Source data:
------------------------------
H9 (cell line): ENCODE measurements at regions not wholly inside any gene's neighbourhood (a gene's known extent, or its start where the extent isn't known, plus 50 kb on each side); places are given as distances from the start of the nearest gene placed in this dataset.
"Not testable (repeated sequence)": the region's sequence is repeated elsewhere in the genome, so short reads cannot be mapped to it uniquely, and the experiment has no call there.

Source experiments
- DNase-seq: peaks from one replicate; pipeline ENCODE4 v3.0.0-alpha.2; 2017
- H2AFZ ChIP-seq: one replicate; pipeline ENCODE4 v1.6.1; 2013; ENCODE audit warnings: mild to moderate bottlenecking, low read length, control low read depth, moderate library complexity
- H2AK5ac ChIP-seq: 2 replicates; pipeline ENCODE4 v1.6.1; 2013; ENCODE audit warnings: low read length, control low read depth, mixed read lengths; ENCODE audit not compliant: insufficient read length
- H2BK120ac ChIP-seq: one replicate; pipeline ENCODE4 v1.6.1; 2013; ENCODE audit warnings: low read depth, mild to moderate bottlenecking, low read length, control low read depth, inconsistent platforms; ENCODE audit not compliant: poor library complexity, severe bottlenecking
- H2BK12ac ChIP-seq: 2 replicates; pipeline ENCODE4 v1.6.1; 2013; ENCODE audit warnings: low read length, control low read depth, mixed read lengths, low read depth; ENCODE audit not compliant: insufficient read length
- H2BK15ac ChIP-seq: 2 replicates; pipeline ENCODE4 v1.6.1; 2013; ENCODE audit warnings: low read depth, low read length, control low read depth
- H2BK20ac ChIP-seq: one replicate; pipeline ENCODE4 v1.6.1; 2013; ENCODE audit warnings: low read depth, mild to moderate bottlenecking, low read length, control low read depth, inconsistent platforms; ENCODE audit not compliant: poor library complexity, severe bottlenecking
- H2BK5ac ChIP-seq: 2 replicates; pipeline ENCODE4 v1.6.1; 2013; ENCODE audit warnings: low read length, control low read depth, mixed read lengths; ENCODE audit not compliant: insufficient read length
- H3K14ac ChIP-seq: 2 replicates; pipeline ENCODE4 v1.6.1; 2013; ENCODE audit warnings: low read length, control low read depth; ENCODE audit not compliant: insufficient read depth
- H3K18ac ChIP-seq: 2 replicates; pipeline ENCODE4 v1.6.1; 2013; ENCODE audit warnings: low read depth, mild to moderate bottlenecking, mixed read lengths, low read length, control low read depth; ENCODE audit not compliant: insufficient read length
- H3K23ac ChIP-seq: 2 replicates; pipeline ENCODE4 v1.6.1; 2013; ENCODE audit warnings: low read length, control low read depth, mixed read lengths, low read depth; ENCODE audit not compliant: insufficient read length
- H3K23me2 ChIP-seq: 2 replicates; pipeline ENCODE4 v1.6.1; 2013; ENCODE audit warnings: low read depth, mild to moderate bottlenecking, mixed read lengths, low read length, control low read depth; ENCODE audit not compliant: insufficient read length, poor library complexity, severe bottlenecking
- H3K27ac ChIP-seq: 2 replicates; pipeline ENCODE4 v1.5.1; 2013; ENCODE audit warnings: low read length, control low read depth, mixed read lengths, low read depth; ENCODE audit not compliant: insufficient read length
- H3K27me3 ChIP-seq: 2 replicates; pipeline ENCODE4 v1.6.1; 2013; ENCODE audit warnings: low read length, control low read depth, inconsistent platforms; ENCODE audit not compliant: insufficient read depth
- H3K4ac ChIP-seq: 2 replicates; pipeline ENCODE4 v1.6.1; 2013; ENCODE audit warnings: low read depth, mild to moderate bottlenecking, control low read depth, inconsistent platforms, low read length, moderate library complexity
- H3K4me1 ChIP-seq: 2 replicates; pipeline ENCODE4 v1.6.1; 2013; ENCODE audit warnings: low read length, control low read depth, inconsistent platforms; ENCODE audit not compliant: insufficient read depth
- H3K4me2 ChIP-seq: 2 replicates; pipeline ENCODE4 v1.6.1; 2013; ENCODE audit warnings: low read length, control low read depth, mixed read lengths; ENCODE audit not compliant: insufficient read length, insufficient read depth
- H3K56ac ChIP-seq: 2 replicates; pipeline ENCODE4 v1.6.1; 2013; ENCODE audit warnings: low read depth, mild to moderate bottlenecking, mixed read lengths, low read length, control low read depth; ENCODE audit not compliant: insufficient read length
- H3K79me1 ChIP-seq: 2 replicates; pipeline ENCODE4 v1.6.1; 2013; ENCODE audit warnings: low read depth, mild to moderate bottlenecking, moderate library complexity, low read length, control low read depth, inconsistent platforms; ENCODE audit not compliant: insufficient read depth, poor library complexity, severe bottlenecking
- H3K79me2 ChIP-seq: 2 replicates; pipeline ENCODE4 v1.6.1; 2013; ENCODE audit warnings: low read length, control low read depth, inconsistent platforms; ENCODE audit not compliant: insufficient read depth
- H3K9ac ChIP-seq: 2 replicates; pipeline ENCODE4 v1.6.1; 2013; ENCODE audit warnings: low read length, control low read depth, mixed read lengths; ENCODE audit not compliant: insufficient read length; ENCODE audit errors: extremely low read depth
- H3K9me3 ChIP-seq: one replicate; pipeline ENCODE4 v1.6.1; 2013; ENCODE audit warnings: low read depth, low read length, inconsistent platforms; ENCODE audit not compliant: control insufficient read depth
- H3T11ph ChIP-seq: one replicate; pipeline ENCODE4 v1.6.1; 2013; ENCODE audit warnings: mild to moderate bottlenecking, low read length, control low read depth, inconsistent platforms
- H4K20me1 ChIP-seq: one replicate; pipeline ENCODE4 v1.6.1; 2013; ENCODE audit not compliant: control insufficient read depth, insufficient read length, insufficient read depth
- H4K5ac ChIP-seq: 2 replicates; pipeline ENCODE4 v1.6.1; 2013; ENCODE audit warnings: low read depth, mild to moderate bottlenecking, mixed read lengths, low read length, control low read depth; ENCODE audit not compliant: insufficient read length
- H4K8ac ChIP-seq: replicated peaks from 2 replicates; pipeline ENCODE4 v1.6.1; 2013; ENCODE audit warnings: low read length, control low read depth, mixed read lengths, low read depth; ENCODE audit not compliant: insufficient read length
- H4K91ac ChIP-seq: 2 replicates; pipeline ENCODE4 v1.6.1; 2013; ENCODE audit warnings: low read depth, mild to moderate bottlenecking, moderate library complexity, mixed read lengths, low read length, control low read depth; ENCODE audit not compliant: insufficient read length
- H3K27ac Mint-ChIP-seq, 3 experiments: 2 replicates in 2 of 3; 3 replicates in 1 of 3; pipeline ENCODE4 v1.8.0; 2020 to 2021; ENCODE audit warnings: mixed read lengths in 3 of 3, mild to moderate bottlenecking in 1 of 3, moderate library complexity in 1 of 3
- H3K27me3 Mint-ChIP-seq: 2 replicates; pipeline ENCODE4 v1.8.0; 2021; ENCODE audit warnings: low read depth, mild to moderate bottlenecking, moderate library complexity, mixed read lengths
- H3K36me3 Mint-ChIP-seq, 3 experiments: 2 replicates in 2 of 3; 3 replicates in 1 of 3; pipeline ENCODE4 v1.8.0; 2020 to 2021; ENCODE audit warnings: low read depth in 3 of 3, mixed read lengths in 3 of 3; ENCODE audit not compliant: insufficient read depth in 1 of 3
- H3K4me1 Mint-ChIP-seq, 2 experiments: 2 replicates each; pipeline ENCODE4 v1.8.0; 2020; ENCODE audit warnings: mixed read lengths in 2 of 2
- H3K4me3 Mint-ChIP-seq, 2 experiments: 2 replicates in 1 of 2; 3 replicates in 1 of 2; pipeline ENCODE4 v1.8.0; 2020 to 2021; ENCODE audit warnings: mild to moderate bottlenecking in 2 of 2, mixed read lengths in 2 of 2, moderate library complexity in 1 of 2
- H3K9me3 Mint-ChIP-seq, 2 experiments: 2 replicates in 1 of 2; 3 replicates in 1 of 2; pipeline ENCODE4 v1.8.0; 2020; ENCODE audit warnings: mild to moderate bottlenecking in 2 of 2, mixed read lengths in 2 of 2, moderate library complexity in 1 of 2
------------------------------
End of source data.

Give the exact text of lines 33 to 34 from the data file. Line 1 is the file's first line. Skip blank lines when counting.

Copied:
- H3K36me3 Mint-ChIP-seq, 3 experiments: 2 replicates in 2 of 3; 3 replicates in 1 of 3; pipeline ENCODE4 v1.8.0; 2020 to 2021; ENCODE audit warnings: low read depth in 3 of 3, mixed read lengths in 3 of 3; ENCODE audit not compliant: insufficient read depth in 1 of 3
- H3K4me1 Mint-ChIP-seq, 2 experiments: 2 replicates each; pipeline ENCODE4 v1.8.0; 2020; ENCODE audit warnings: mixed read lengths in 2 of 2